I came away from the session feeling really happy and motivated. It’s reinforced my mindset of how I currently want to run. Keeping my other running nice and easy (two gentle runs 4-6 miles, and a longer run 10+ miles), and then one speed session and an occasional tough parkrun when I’m feeling fruity. That’s the plan. Who knows how long it will last. It’ll only be my body giving up on me that’ll stop it right now. Fingers crossed, eh.

Do you do speedwork?

Are you a member of a running club?

What motivates you with your running?

Marathon Talk Run Camp – part 2

On to the Sunday of the Marathon Talk Run Camp at Sandy Balls in the New Forest, we had a 10 mile “eliminator” style run planned.

*Catch up with Part 1 of the Run Camp here!*

So the idea was that we had a 10 miles race, but there were two stipulations (asides from a set course over the New Forest countryside – following a similar route to the Heartbreaker Half): one was that we had to finish at 12. You were given on point for every second you finished before 12 and two seconds for every second after 12. The more points the worse you did. The second stipulation was that you weren’t allowed to wear a watch, or if you did it had to be taped over. Essentially you had to pace yourself on feel only.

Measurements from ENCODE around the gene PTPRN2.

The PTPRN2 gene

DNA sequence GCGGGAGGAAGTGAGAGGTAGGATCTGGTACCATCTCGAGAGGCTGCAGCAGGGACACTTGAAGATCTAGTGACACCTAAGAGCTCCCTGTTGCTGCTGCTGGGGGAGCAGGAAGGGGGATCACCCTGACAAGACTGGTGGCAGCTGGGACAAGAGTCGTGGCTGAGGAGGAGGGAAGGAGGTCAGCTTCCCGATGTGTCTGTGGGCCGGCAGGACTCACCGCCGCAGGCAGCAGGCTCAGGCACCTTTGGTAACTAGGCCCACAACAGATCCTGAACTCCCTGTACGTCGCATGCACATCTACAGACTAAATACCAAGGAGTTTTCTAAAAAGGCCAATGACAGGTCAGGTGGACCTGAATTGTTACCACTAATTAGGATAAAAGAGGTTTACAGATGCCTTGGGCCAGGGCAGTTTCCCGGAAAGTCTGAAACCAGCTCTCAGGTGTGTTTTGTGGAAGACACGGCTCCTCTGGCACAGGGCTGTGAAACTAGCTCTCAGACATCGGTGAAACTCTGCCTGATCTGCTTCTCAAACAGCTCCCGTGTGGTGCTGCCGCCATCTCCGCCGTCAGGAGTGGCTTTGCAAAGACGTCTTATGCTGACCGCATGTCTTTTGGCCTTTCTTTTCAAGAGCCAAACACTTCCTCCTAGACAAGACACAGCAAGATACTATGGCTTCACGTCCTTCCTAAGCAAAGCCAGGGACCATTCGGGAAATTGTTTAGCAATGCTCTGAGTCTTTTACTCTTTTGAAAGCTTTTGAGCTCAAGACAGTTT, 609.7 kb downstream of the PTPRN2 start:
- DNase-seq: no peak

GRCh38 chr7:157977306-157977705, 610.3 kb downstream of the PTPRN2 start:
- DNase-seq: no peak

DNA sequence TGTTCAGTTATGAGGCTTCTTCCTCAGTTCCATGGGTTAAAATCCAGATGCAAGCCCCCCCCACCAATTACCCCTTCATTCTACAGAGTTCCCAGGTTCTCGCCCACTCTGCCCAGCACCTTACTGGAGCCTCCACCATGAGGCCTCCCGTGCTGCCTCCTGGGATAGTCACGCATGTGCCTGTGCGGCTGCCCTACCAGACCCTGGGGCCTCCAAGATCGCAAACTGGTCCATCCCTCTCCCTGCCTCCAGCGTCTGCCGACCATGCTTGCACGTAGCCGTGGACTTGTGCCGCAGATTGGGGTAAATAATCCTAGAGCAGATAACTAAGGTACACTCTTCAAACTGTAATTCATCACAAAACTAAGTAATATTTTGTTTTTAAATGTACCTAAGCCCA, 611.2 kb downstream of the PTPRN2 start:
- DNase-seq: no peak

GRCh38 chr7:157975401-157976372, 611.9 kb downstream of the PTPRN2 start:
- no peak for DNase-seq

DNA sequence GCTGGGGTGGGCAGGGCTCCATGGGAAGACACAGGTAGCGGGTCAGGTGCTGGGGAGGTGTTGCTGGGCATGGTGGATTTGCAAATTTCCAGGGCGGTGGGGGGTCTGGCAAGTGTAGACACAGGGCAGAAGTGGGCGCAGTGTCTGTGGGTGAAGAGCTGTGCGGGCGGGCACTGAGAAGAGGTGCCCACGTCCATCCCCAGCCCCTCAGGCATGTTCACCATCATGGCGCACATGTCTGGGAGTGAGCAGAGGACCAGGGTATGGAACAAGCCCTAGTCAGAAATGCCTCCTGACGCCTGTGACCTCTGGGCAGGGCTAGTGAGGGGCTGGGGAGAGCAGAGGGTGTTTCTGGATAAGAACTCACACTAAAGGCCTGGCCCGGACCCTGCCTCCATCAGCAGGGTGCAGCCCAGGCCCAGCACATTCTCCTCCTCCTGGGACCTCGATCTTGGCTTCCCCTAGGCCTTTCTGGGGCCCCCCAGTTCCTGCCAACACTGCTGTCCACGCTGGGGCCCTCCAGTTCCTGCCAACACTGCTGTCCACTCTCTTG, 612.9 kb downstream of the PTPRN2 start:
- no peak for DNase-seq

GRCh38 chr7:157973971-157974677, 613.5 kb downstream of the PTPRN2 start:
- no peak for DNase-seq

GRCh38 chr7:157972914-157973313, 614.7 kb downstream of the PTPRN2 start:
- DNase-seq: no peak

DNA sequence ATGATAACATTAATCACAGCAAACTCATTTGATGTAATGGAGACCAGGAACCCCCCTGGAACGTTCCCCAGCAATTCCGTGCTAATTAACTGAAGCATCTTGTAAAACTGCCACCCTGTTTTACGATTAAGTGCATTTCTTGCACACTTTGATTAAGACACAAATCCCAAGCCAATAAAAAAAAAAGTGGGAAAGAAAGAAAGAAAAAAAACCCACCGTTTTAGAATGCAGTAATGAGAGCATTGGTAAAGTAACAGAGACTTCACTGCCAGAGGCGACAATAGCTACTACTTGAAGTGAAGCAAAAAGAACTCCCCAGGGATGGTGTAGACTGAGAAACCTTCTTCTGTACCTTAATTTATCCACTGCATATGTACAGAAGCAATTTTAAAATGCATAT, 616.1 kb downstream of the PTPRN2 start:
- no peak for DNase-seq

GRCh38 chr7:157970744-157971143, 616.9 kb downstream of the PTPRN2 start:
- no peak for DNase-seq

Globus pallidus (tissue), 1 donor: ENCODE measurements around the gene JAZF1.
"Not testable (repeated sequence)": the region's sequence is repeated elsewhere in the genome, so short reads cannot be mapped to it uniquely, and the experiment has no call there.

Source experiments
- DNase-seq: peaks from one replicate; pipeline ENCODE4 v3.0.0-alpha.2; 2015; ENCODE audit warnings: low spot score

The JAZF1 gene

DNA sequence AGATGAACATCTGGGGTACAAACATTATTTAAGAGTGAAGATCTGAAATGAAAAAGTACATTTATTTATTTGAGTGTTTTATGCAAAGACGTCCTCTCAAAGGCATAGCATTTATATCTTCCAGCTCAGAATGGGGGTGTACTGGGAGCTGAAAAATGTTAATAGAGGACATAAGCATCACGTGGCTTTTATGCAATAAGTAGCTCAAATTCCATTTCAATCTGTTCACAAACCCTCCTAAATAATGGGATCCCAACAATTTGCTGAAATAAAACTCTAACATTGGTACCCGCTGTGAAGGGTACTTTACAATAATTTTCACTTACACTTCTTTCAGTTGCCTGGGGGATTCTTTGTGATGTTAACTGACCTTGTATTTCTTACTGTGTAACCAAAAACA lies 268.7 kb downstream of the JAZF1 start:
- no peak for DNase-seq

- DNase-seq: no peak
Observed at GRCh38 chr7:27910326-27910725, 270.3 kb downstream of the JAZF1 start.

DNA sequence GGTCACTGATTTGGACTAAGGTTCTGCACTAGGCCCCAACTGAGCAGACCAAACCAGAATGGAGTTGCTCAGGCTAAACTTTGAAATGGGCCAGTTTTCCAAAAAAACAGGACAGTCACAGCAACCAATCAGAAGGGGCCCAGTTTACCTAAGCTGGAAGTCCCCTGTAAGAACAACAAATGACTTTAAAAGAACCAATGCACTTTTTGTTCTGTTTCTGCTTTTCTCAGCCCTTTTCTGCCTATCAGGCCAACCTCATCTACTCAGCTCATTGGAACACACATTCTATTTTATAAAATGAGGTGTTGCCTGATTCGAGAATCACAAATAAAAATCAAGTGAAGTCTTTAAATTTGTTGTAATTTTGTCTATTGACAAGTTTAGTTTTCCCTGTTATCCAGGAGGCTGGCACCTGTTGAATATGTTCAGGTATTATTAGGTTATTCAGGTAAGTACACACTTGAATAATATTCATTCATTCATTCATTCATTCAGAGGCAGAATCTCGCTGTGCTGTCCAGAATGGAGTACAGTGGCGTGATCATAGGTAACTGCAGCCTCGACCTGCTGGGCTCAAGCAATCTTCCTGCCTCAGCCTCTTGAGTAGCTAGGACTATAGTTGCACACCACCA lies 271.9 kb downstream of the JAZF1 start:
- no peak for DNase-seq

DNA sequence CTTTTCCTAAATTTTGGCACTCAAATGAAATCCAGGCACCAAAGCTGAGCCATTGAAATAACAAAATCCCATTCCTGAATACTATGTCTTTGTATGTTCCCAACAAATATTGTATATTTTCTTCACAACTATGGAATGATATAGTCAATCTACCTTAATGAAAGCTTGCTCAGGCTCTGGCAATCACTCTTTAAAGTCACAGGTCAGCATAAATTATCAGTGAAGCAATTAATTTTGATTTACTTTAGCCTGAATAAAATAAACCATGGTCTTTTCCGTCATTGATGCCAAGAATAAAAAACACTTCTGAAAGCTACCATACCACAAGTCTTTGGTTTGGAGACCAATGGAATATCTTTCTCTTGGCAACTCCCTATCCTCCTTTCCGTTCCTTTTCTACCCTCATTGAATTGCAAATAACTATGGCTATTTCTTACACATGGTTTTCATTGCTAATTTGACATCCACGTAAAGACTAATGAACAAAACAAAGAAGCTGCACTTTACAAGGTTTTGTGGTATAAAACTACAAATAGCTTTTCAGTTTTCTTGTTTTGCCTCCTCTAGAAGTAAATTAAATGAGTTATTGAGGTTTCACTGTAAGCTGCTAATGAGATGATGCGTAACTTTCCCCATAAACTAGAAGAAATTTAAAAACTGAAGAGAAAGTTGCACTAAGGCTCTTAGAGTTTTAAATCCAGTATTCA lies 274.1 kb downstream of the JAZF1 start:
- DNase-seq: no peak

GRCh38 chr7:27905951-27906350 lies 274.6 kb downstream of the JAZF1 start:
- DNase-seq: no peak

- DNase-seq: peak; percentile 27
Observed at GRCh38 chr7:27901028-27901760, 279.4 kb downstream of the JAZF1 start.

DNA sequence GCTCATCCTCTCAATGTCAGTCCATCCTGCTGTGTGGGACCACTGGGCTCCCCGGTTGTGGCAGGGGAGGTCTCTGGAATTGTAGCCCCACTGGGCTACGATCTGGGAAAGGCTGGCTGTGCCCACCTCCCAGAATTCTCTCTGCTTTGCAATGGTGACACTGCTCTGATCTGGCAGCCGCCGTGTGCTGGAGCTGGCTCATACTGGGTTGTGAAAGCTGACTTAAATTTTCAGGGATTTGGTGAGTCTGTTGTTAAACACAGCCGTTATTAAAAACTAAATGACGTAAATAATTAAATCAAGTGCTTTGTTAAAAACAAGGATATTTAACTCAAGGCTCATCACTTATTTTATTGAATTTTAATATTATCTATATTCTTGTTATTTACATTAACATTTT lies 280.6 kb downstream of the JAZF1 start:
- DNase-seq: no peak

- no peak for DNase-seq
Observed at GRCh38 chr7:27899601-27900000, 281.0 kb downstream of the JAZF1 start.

This did make me somewhat anxious. Not knowing my pace or the number of miles I’d done… I mean, what! I already knew I was going to run it as an easy long run but this meant I really had to tap into my body as to what easy actually was without having any paces fed back to me. Tough. Especially as I do tend to run quicker than I should for easy runs. I decided to go with starting at 10:40, to give myself an hour and 20 minutes, which would mean 8.30min/miles…not that i would be able to properly tell!